Vice Chancellor of the university, Professor Abdulganiyu Ambali, who was represented at the ceremony by the Provost, College of Health Sciences, Professor Ayotunde Omotosho, lamented that the poor state of economy had made quality healthcare delivery system unaffordable by the citizens.
According to him, “a well-trained doctor can only do so much for the patient whose kidneys have shut down, requiring renal replacement therapy that is largely unaffordable.
“In Africa’s most populous nation, about 100 million people live on less than a dollar a day. As mentioned, many factors culminate into the health of citizens, underscoring the need for inter-sectoral collaboration.
“Poverty and ignorance affect access to and maximisation of available health care services, bad roads prevent quick access to the hospital and lack of power may cause otherwise avoidable delays with surgical procedures.”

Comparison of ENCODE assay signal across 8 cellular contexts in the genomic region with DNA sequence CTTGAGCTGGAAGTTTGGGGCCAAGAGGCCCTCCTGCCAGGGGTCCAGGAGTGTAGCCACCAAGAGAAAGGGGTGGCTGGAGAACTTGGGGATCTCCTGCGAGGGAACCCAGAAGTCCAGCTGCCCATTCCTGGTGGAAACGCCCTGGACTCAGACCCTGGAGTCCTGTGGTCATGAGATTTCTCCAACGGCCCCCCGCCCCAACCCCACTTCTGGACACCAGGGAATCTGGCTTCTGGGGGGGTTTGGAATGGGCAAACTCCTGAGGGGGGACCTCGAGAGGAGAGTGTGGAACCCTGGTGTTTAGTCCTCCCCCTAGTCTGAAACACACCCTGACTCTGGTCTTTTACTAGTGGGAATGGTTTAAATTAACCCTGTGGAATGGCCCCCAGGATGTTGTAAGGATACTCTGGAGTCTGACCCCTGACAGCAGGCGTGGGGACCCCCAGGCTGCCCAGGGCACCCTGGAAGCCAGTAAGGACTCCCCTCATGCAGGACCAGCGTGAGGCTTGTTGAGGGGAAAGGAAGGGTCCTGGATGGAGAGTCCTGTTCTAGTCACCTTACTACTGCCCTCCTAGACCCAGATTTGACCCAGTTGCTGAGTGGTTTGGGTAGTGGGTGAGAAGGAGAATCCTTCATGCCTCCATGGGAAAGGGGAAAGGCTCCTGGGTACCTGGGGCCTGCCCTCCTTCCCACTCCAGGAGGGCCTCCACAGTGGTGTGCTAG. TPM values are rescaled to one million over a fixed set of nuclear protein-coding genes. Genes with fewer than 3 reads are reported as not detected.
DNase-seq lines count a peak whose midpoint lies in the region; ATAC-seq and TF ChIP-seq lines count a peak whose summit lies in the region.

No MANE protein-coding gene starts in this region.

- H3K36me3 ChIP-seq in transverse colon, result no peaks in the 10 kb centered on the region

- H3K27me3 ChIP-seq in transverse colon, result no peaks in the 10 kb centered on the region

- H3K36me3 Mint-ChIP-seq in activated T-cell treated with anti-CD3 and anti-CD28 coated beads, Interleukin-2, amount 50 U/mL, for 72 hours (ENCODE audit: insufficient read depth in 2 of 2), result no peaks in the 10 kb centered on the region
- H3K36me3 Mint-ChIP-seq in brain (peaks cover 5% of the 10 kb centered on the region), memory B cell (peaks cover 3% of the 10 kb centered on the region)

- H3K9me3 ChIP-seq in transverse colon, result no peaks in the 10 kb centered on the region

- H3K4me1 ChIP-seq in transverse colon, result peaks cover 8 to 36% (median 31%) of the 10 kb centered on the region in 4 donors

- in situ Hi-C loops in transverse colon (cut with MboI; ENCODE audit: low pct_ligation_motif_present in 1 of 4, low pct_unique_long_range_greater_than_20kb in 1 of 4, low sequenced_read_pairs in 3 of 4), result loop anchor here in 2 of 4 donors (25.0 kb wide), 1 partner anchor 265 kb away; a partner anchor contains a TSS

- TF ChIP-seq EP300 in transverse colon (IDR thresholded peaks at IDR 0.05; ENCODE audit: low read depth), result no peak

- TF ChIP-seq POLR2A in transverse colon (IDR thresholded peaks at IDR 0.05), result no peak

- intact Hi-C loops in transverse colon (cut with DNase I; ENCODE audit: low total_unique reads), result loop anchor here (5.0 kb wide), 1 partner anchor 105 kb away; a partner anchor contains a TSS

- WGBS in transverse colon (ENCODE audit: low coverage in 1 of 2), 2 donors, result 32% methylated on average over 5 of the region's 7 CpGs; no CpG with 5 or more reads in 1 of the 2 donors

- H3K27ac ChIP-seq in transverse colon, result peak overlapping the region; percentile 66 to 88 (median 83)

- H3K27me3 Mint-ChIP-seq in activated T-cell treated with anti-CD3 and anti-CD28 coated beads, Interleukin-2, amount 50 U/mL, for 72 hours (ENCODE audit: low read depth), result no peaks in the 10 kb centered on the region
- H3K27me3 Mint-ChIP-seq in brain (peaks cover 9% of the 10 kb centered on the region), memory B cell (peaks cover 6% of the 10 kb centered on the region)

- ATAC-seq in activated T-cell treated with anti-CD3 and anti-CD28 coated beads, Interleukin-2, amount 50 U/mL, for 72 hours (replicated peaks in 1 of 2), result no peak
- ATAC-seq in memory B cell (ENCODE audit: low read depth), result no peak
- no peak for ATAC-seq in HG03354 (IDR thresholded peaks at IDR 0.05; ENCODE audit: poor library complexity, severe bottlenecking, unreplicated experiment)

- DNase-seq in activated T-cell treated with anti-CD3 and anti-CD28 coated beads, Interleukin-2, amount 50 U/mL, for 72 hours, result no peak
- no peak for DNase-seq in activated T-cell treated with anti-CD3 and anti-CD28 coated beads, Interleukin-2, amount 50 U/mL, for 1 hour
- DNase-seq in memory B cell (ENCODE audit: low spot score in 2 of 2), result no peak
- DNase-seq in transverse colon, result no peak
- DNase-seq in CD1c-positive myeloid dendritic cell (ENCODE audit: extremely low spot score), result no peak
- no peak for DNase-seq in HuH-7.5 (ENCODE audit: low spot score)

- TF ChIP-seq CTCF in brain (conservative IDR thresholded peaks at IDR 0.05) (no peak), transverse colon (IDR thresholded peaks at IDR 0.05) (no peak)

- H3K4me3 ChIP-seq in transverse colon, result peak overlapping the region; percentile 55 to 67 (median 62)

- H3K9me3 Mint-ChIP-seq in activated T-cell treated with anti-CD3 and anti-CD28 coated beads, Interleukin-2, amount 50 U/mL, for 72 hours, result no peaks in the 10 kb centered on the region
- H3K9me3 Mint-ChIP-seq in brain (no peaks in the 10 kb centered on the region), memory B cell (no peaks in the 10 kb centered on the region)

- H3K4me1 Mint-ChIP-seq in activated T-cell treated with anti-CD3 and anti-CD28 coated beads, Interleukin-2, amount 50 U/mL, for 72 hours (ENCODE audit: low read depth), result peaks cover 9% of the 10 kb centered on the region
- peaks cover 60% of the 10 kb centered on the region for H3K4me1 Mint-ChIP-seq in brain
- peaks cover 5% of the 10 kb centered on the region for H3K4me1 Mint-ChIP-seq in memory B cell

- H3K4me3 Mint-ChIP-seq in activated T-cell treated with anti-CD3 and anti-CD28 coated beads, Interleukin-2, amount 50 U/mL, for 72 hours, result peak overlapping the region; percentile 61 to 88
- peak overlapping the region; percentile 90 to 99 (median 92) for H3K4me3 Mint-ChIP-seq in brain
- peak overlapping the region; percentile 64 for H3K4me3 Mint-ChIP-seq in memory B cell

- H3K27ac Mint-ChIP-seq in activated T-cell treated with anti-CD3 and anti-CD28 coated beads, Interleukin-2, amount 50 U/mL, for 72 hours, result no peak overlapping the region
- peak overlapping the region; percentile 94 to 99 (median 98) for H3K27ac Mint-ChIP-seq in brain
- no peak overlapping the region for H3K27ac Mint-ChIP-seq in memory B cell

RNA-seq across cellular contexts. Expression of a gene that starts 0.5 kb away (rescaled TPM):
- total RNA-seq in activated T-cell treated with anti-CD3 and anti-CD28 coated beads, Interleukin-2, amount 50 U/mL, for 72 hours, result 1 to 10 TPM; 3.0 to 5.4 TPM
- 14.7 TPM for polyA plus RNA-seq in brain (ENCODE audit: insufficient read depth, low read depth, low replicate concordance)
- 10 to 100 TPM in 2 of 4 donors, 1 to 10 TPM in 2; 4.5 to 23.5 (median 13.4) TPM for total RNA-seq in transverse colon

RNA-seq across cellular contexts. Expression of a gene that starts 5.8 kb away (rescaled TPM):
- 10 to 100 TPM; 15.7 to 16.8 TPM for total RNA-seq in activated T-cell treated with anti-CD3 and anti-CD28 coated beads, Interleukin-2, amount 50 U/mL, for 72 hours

He also noted that the university had constantly emphasised the role of medical education in equipping the present generation of doctors for today’s health needs.
To the graduands, he said: “Your teachers have worked tirelessly instilling in you the invaluable training that we now celebrate. Surely, capacity building through continued medical education for health professionals is imperative.”
He also urged the government to enact laws on health care, adding that the budgetary allocation should reflect a high priority on the health of the populace.
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